2016 was not a good year for the Islamic State group (ISIS). Database job titles Under a military onslaught from the United States-led Global Coalition against ISIS and its local allies, ISIS lost vast territory and thousands of fighters in Iraq, Libya and Syria. Data recovery linux live cd This is welcome news, but, as ISIS’s grip on territory loosens, the perhaps more difficult task of establishing a new political order begins. S pombe database In recent years we have learned to our cost that counter-terrorism without stabilisation simply does not work. Database usa Without a sustained international effort to address the political and economic grievances that gave rise to ISIS a new wave of extremism and conflict will surely follow.

This problem presents itself most immediately in Iraq and Libya, both of which may soon be free of all ISIS territorial control. Data recovery pro license key The potential for renewed conflict in these countries is increased by power rivalries between competing armed political and militia factions. Data recovery on android Many of these factions find support from regional powers, which, having fought hard to counter ISIS, now want to retain a degree of influence in the liberated areas.

In such circumstances, it is simply not enough to establish a new government, call it ‘inclusive’, hold some elections and then leave the country to stew in economic, political, sectarian and security problems. Icare data recovery 94fbr Greater instability in Iraq and Libya is possible if the post-ISIS transition does not deal with the core drivers of extremist forces, or if regional rivalries provoke further conflict among the forces that defeated ISIS.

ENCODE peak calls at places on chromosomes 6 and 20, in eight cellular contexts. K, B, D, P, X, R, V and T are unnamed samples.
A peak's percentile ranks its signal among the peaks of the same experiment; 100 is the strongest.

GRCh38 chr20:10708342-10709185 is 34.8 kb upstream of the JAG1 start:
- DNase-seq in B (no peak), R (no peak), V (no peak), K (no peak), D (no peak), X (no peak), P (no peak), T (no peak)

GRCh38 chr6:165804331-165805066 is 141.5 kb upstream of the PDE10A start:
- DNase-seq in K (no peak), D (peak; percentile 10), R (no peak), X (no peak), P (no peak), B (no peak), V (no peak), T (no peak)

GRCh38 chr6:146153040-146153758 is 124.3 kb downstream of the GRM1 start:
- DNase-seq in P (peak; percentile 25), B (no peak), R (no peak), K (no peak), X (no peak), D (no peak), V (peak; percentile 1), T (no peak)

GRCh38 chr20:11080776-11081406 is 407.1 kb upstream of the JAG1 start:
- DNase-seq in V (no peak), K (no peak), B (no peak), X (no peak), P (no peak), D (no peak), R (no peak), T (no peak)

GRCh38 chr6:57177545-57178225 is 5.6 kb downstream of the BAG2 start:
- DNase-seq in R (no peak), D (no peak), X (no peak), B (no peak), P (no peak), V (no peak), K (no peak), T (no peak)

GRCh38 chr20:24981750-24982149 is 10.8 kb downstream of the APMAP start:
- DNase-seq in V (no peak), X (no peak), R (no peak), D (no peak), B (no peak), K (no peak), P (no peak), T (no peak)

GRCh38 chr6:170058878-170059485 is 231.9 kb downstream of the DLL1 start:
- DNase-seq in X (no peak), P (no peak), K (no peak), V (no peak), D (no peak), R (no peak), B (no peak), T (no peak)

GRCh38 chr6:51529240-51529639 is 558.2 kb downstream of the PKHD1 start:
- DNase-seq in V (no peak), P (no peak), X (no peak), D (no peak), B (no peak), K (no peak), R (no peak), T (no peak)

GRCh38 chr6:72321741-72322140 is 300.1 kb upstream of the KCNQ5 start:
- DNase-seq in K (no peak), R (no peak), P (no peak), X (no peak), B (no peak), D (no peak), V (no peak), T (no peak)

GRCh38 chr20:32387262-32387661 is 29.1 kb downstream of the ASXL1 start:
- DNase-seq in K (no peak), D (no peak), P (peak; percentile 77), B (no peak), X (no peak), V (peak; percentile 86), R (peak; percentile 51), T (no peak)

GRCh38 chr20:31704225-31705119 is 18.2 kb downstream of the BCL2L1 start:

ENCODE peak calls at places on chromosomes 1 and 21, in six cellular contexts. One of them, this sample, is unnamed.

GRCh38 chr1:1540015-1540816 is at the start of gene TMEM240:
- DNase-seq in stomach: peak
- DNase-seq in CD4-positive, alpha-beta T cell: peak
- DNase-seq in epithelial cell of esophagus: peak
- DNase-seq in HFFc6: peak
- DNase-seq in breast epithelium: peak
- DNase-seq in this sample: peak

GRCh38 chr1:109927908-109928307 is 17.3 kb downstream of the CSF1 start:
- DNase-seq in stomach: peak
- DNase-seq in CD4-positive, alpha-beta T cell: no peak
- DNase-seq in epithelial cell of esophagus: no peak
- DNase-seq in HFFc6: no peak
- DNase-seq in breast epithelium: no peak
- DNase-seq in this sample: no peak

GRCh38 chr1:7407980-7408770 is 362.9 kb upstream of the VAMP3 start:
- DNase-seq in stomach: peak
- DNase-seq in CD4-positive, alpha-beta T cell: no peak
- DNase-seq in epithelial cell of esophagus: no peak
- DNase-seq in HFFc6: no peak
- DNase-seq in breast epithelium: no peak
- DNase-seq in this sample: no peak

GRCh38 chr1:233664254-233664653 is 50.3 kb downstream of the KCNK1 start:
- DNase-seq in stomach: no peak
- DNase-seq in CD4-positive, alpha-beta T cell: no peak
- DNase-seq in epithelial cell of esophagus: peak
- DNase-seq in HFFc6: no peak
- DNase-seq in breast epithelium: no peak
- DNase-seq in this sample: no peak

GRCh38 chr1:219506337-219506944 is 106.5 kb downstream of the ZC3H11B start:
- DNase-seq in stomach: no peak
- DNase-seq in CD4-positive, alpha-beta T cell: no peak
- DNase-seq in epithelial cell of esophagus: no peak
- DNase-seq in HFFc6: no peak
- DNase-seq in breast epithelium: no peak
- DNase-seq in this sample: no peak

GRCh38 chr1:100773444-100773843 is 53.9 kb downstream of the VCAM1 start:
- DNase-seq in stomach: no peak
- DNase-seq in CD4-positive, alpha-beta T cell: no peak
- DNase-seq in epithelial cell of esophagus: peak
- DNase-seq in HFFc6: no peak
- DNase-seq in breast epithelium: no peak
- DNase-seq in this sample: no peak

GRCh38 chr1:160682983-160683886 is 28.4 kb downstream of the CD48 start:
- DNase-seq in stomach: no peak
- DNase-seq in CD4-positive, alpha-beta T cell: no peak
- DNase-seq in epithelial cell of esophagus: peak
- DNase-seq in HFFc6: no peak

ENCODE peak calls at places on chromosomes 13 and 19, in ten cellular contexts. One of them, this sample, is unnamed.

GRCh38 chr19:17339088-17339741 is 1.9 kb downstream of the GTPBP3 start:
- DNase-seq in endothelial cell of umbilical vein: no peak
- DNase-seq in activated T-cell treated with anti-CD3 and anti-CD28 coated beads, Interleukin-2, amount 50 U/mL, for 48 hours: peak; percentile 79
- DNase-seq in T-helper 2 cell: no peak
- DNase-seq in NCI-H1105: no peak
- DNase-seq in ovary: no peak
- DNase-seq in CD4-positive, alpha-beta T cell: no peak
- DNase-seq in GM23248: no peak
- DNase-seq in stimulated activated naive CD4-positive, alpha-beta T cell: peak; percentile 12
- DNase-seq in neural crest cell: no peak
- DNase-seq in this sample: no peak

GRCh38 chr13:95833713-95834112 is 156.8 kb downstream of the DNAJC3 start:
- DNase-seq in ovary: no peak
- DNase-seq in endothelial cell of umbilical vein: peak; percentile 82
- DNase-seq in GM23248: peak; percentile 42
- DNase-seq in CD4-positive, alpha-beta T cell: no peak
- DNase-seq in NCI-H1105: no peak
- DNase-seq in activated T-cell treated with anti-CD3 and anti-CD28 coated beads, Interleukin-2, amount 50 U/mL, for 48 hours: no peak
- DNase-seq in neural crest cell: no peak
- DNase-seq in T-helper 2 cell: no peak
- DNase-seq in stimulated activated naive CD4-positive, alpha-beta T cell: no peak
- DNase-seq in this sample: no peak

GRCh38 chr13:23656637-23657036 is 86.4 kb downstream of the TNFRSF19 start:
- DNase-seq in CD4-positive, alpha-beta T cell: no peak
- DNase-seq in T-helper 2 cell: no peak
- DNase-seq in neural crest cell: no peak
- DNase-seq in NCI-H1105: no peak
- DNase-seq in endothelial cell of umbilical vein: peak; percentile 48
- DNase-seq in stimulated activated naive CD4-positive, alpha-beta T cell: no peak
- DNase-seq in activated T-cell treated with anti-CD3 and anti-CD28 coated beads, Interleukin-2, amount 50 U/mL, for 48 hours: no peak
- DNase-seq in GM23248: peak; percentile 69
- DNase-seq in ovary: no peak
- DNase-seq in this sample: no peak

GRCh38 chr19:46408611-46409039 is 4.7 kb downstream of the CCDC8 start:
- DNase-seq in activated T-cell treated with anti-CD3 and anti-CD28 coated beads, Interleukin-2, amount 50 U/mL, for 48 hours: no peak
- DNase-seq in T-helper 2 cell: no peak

The incoming administration of Donald Trump in the United States has evinced little interest in investing in the political stabilisation that the region and – by extension – Europe needs. Image database In that case, the need for a strong European role and intensified political engagement will become more urgent and critical. Database web application While the US has the luxury of distance, European countries cannot ignore such a toxic mix of geopolitical rivalry, extremism, and human suffering on their borders. Database graphic Some European Union member states recognise the importance and urgency of committing to a stabilisation effort; others are still too complacent.

In Iraq, neither the EU nor any of its member states will be the leading external players. In databases a category of data is called a There are, nevertheless, openings to bolster Iraqi security forces and provide willing political actors with expertise on capacity-building and on decentralising power. Database wordpress Member states that have supported the anti-ISIS coalition can now shift their efforts into immediate and longer-term stabilisation efforts.

In Libya, there is more space for Europe to play a lead role by using existing United Nations Security Council resolutions and UN-backed agreements. Note 2 data recovery Economic stabilisation and mediation, two issues on which the EU has some leverage in Libya, could play a key role in avoiding a new escalation between the forces that support the government in Tripoli and Khalifa Haftar’s Libyan National Army (LNA).

As crucial military operations against ISIS in Mosul and Sirte near their end, this paper looks at where the EU and its member states can play a meaningful role in dealing with the coming challenges. Tally erp 9 data recovery In the case of both Iraq and Libya, the paper proposes recommendations for how the EU and its member states can develop an effective stabilisation policy. Database erd It concludes with four over-arching principles for European actors to follow throughout the post-ISIS space in the Middle East and North Africa, including in Syria.